The leadership of a broad coalition of Western Hemisphere nations on Wednesday accused the International Criminal Court's chief prosecutor of failing to take swift action on allegations that Venezuelan President Nicolás Maduro’s government committed crimes against humanity. The General Secretariat of the Organization of American States said in a report that ICC prosecutor Fatou Bensouda’s failure to open a formal investigation into Venezuela is “stunning” and “inexplicable.” The leadership of the 35-member body said the slow pace of the ICC's review of Venezuela's situation has emboldened Maduro's government to commit more crimes believing that it can act with total impunity.
The pro-democracy activist is “traumatised” after being arrested under a controversial security law.
As Sen. Lamar Alexander (R-Tenn.) bid farewell to his colleagues on the Senate floor Wednesday, the retiring lawmaker received a standing ovation from the rest of the upper chamber.In an emotional speech, Senate Majority Leader Mitch McConnell (R-Ky.) said Alexander is "leaving this body and those of us in it, and the nation it exists to serve, stronger and better because you were here."> WATCH: Sen. Mitch McConnell gets emotional while speaking on Sen. Lamar Alexander: "You're leaving this body and those of us in it and the nation it exists to serve stronger and better because you were here." pic.twitter.com/JKqBpefAM5> > -- The Hill (@thehill) December 2, 2020Veteran Democratic senators, including Senate Minority Leader Chuck Schumer and Sen. Dianne Feinstein (D-Calif.), also heaped praise on Alexander. Schumer, referring to Alexander as his friend, said he "will leave this chamber with a legacy that every senator should be proud of," emphasizing instances in which he's reached across the aisle despite potential personal political cost.Feinstein, meanwhile, said "I truly have come to appreciate Sen. Alexander's fairness, interest in solving problems, and his bipartisanship. Most of all, I so appreciate your friendship."In his final address, Alexander said the Senate needs "a change of behavior" resulting in lawmakers ceasing to block each other's amendments. > Not something you see often -- bipartisan standing ovation on Senate floor for retiring GOP Sen. Lamar Alexander after he wraps up farewell address, which featured a heavy emphasis on his cross-aisle relationships and bipartisan accomplishments, especially on education issues> > -- Deirdre Walsh (@deirdrekwalsh) December 2, 2020More stories from theweek.com The naked corruption of Kelly Loeffler and David Perdue Trump gives 45-minute speech about voter fraud — which 1 analyst says he'd be making in court if it had any merit Trump will sign McConnell's coronavirus stimulus bill, Mnuchin says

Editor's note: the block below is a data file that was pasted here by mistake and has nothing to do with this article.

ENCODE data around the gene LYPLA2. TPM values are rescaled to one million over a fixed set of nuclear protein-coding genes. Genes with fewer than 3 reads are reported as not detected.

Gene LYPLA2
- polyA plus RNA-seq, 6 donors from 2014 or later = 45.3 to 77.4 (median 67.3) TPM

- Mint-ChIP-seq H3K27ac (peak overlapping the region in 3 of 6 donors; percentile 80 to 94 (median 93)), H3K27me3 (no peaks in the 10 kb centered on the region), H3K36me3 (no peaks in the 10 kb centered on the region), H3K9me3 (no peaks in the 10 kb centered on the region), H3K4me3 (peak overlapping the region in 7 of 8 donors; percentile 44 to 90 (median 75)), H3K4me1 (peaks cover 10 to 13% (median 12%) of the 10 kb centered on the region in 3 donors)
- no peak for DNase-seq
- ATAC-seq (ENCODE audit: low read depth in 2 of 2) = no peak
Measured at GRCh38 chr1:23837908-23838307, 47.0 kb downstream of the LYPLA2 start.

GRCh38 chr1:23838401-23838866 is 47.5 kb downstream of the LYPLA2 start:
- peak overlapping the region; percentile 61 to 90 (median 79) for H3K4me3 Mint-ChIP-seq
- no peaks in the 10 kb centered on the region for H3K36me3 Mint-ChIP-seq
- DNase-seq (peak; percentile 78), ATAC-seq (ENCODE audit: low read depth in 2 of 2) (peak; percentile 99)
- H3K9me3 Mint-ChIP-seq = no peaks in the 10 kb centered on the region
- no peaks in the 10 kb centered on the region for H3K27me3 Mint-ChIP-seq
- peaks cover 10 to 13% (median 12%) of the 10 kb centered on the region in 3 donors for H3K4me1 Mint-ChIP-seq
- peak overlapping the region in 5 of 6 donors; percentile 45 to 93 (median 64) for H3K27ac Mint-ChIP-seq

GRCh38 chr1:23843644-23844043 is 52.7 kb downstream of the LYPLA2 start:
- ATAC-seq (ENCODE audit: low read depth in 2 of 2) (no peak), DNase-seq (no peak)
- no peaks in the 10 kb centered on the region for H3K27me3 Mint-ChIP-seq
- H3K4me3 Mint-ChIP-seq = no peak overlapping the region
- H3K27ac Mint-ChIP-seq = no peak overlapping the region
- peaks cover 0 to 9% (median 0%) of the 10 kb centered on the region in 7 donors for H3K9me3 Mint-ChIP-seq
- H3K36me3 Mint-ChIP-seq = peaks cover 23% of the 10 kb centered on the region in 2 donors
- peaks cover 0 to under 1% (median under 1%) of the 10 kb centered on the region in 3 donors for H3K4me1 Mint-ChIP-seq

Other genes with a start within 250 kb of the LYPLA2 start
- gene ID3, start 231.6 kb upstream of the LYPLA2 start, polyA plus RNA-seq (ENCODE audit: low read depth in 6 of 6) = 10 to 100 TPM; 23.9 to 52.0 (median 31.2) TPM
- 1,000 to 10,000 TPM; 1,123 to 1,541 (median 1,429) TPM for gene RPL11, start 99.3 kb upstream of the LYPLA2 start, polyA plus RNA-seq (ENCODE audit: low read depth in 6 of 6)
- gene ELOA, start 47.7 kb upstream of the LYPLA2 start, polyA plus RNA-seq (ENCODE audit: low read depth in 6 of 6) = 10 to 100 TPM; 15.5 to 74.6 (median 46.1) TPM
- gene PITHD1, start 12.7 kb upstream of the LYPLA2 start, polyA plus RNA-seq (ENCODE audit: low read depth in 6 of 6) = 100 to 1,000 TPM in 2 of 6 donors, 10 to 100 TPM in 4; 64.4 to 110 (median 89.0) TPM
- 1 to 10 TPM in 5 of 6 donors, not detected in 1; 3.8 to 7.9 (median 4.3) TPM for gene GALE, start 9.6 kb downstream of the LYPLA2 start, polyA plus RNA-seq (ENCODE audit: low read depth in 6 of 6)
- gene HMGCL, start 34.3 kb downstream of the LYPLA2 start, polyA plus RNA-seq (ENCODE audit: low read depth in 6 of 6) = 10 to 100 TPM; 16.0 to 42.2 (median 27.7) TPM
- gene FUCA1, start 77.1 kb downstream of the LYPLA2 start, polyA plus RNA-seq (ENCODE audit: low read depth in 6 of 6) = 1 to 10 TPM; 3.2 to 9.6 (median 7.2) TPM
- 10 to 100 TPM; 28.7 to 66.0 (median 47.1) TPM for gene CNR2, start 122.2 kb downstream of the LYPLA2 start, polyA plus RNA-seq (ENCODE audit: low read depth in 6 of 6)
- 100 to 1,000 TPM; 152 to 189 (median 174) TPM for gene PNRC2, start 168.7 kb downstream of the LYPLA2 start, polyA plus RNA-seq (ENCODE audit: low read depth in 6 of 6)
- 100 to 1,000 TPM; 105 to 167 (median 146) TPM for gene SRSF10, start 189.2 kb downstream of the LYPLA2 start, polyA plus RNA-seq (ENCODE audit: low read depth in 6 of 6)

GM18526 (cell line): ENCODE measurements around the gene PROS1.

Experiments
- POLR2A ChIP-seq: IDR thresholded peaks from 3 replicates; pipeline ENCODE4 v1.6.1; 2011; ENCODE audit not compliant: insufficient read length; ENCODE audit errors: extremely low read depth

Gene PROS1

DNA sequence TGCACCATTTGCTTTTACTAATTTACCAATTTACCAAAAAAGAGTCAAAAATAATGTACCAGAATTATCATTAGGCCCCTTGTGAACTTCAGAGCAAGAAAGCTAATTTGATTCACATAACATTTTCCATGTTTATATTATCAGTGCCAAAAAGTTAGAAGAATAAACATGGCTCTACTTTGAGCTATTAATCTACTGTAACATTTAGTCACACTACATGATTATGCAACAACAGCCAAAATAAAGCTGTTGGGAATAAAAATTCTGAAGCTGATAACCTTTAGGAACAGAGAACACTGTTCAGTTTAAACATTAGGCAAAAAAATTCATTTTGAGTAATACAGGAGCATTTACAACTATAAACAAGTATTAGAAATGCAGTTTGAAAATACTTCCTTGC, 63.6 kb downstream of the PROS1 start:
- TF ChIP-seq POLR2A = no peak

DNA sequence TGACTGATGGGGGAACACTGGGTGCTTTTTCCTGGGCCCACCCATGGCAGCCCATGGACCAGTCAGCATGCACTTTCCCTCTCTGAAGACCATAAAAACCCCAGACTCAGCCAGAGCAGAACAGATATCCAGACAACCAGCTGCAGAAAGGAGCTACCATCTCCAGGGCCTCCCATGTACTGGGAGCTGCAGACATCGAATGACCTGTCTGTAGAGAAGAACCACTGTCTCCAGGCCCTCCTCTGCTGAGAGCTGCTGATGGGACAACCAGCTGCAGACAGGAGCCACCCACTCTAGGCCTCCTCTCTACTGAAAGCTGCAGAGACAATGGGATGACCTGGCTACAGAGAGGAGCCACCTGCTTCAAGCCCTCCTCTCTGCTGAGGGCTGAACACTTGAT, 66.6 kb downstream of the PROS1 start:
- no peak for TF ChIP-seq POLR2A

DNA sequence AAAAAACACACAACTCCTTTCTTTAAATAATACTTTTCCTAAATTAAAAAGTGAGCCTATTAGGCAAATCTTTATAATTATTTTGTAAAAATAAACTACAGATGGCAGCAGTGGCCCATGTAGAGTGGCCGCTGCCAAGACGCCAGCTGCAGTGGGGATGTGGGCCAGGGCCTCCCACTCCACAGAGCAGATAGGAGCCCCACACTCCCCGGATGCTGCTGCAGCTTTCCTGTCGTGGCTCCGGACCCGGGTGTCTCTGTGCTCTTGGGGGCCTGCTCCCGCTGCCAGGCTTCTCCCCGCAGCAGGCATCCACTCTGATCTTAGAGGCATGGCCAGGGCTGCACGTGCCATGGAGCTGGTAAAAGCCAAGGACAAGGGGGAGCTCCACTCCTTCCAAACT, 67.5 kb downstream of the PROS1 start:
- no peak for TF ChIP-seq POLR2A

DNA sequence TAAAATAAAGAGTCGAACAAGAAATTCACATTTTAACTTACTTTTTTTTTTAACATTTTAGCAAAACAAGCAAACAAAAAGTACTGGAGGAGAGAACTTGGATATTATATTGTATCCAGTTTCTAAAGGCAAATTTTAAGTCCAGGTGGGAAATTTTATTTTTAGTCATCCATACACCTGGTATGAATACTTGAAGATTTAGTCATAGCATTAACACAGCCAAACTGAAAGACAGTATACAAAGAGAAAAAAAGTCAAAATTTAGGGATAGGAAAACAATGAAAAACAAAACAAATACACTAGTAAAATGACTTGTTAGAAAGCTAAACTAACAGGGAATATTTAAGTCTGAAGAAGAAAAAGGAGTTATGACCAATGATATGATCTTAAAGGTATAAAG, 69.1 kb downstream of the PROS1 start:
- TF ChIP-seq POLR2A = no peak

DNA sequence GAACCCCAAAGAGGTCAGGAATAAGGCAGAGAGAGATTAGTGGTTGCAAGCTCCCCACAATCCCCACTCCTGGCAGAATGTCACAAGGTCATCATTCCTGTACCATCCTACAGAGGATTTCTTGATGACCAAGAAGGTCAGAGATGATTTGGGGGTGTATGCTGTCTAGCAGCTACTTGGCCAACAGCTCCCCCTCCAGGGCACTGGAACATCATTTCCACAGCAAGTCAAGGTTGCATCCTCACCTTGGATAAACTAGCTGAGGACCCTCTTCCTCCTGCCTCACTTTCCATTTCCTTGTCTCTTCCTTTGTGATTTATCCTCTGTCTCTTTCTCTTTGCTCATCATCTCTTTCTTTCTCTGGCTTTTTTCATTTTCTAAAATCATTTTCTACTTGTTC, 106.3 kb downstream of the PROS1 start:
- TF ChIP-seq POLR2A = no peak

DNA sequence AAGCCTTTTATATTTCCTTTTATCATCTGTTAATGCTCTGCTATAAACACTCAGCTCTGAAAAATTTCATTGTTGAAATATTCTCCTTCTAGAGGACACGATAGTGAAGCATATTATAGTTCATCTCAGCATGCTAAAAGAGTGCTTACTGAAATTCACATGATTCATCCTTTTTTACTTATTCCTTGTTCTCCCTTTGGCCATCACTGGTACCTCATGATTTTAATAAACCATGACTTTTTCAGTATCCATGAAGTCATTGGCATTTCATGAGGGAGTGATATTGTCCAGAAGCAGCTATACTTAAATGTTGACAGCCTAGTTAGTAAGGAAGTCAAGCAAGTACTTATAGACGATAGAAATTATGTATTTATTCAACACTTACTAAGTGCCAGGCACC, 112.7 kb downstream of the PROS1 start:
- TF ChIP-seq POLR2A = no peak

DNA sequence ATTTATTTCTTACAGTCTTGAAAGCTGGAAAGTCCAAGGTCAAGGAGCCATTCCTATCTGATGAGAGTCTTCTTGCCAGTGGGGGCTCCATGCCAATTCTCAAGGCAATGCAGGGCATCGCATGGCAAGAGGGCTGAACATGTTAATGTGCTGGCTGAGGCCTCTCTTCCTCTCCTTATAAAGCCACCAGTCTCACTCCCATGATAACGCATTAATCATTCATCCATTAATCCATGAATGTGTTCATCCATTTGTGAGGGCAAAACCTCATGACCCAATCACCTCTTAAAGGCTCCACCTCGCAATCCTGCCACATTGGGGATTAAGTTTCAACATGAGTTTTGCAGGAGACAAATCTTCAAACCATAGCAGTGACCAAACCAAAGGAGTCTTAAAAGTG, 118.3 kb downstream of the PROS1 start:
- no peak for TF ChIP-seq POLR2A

Six years after the alleged incident, one woman is taking a prominent TV star to court.